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Dreamy revamp of 19th-century Stockholm apartment can be yours for $2.8M

The pastel-hued project by Note Design Studio is now on the market

Interior shot of kitchen and dining room with intricate crown molding and door frame with pediment painted a pale green in contrast to the yellow walls. A solid wood table sits by a terrazzo kitchen counter and an olive green cupboard with a pattern of an
The 19th-century home combines contemporary furniture in its decor scheme.
Photos via Dezeen

Editor's Note: This post was originally published in May 2017 and has been updated with the most recent information.

Stockholm-based Note Design Studio is no stranger to color or impeccably appointed interiors, and this latest project—called Hidden Tints—combines both in so refreshing a way that it’s hard not to want to fall headlong into the accompanying images.

The multidisciplinary group has transformed a 19th-century building in the heart of Östermalm that was once the office of a fashion brand into a grand home, incorporating a color scheme inspired by some of the hues already in place.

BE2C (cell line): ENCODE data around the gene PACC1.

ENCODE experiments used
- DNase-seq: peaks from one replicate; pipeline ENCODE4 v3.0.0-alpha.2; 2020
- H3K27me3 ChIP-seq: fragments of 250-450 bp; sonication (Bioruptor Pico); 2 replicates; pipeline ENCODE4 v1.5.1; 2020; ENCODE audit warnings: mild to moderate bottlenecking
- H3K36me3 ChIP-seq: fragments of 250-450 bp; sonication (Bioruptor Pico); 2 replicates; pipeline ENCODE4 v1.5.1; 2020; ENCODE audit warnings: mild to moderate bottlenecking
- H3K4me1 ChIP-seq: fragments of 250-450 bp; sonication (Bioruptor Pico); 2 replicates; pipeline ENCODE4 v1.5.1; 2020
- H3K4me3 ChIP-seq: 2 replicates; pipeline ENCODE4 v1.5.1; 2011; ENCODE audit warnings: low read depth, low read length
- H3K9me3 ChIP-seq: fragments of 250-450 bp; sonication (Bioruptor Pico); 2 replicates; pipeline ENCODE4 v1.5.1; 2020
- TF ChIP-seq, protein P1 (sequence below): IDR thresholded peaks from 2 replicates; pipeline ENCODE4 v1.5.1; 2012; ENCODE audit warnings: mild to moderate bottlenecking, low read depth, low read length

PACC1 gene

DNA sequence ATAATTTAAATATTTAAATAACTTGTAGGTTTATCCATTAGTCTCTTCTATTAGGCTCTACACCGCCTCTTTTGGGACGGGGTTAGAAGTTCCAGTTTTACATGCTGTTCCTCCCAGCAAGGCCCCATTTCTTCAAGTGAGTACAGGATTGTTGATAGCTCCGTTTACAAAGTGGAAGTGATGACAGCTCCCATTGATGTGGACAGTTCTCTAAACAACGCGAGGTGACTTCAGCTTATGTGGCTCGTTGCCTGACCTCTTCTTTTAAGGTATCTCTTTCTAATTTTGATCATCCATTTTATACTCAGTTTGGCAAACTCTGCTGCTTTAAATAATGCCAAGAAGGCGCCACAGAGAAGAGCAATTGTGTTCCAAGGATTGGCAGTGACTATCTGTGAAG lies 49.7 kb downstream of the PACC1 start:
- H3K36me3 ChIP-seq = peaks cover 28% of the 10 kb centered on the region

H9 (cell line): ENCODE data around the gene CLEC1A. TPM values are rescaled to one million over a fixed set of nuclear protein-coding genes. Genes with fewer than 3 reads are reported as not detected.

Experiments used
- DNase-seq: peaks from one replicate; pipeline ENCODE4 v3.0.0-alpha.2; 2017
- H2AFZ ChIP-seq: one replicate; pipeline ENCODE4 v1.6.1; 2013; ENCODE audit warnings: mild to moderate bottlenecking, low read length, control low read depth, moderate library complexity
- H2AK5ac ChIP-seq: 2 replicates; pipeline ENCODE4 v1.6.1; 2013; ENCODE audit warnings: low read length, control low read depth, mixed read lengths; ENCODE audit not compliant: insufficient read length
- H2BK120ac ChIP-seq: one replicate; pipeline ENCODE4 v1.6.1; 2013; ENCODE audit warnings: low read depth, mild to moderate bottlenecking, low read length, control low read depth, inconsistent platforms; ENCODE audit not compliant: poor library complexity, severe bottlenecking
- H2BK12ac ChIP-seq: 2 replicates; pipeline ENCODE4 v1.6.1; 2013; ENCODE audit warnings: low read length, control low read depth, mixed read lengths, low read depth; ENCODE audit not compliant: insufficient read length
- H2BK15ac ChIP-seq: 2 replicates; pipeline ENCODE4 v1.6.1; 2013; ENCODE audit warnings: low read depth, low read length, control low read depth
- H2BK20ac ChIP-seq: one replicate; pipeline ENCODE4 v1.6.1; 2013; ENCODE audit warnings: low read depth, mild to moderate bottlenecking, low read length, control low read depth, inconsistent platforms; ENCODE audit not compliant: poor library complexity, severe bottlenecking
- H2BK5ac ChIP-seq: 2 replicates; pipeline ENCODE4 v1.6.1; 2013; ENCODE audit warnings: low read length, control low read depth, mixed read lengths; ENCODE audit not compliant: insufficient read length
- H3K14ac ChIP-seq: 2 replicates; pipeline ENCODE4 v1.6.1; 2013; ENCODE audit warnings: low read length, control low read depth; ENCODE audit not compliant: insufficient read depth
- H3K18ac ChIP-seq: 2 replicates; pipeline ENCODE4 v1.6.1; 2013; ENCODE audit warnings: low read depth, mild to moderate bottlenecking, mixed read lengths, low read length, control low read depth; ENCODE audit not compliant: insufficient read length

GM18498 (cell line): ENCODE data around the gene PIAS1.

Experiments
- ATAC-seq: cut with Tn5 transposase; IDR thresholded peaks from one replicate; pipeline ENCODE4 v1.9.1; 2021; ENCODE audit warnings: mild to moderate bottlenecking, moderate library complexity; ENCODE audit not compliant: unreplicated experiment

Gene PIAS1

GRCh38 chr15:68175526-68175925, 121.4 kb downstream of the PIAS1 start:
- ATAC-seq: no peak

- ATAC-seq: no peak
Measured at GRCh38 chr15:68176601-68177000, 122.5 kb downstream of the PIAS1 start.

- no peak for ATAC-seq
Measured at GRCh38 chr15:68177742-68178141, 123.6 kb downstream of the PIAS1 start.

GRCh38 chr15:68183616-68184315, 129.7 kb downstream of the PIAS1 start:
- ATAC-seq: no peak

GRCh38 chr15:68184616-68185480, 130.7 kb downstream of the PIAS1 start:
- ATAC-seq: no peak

Instead of adopting the aesthetic of minimalism contemporary Scandinavian design is known for, Note embraced the “19th century splendor” of the original architecture and highlighted some of the intricate detailing with soft hues of pale yellow, sea foam green, and pink.

In the main living space, walls and ceiling—molding included—are painted yellow, while door frames, pediments, and baseboards are painted in a contrasting green. Off that room, the walls are a light olive green and the trim rendered in the softest of blues. The worn herringbone and parquet floors further subdue the color palette throughout the residence.

Speaking to Dezeen interior architect Sanna Wåhlin explained Note’s use of color: “Color helps to emphasize the splendor in the detailing of the architecture. In fact, the approach to color in architecture in the old days was much braver than we see today. It deserves it's place again!”

The home is furnished with contemporary or otherwise clean-lined pieces that balance the play between the old and new. And now, the full-floor condominium—which measures 180 square meters, or approximately 1,938 square feet—is on the market for 24,000,000 Swedish krona, or about $2.88 million.

Via: Dezeen, The Spaces